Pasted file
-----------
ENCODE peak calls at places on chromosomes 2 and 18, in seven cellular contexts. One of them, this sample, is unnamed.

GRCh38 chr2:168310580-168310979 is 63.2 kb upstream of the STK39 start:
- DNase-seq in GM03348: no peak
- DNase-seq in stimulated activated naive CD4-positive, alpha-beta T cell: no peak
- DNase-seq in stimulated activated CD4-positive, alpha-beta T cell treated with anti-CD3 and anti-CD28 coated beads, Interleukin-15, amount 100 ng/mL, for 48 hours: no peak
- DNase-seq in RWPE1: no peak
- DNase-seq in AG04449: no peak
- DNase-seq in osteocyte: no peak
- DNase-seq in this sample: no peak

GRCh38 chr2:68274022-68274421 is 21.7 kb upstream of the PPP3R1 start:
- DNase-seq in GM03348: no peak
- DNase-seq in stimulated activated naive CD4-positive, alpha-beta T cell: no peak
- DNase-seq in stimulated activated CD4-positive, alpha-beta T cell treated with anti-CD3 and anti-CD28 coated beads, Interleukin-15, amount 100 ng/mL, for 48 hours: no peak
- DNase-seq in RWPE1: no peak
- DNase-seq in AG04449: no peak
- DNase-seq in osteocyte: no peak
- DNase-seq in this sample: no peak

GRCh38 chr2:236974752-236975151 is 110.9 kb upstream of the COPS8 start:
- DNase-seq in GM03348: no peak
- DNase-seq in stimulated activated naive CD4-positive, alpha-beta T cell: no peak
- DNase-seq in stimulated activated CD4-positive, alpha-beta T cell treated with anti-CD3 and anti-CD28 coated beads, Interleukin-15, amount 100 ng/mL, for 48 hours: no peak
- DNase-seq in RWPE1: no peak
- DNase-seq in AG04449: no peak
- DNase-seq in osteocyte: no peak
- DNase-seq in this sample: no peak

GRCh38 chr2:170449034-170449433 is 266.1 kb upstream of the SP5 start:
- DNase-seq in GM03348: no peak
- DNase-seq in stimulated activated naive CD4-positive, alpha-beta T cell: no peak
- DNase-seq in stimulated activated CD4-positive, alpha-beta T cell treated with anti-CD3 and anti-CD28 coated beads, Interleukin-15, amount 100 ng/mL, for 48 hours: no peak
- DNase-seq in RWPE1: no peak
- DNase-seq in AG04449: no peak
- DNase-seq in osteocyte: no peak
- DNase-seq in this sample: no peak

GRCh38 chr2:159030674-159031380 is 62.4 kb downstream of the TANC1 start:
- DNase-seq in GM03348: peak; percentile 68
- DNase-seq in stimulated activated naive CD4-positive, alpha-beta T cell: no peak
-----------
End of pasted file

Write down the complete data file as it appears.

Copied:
ENCODE peak calls at places on chromosomes 2 and 18, in seven cellular contexts. One of them, this sample, is unnamed.

GRCh38 chr2:168310580-168310979 is 63.2 kb upstream of the STK39 start:
- DNase-seq in GM03348: no peak
- DNase-seq in stimulated activated naive CD4-positive, alpha-beta T cell: no peak
- DNase-seq in stimulated activated CD4-positive, alpha-beta T cell treated with anti-CD3 and anti-CD28 coated beads, Interleukin-15, amount 100 ng/mL, for 48 hours: no peak
- DNase-seq in RWPE1: no peak
- DNase-seq in AG04449: no peak
- DNase-seq in osteocyte: no peak
- DNase-seq in this sample: no peak

GRCh38 chr2:68274022-68274421 is 21.7 kb upstream of the PPP3R1 start:
- DNase-seq in GM03348: no peak
- DNase-seq in stimulated activated naive CD4-positive, alpha-beta T cell: no peak
- DNase-seq in stimulated activated CD4-positive, alpha-beta T cell treated with anti-CD3 and anti-CD28 coated beads, Interleukin-15, amount 100 ng/mL, for 48 hours: no peak
- DNase-seq in RWPE1: no peak
- DNase-seq in AG04449: no peak
- DNase-seq in osteocyte: no peak
- DNase-seq in this sample: no peak

GRCh38 chr2:236974752-236975151 is 110.9 kb upstream of the COPS8 start:
- DNase-seq in GM03348: no peak
- DNase-seq in stimulated activated naive CD4-positive, alpha-beta T cell: no peak
- DNase-seq in stimulated activated CD4-positive, alpha-beta T cell treated with anti-CD3 and anti-CD28 coated beads, Interleukin-15, amount 100 ng/mL, for 48 hours: no peak
- DNase-seq in RWPE1: no peak
- DNase-seq in AG04449: no peak
- DNase-seq in osteocyte: no peak
- DNase-seq in this sample: no peak

GRCh38 chr2:170449034-170449433 is 266.1 kb upstream of the SP5 start:
- DNase-seq in GM03348: no peak
- DNase-seq in stimulated activated naive CD4-positive, alpha-beta T cell: no peak
- DNase-seq in stimulated activated CD4-positive, alpha-beta T cell treated with anti-CD3 and anti-CD28 coated beads, Interleukin-15, amount 100 ng/mL, for 48 hours: no peak
- DNase-seq in RWPE1: no peak
- DNase-seq in AG04449: no peak
- DNase-seq in osteocyte: no peak
- DNase-seq in this sample: no peak

GRCh38 chr2:159030674-159031380 is 62.4 kb downstream of the TANC1 start:
- DNase-seq in GM03348: peak; percentile 68
- DNase-seq in stimulated activated naive CD4-positive, alpha-beta T cell: no peak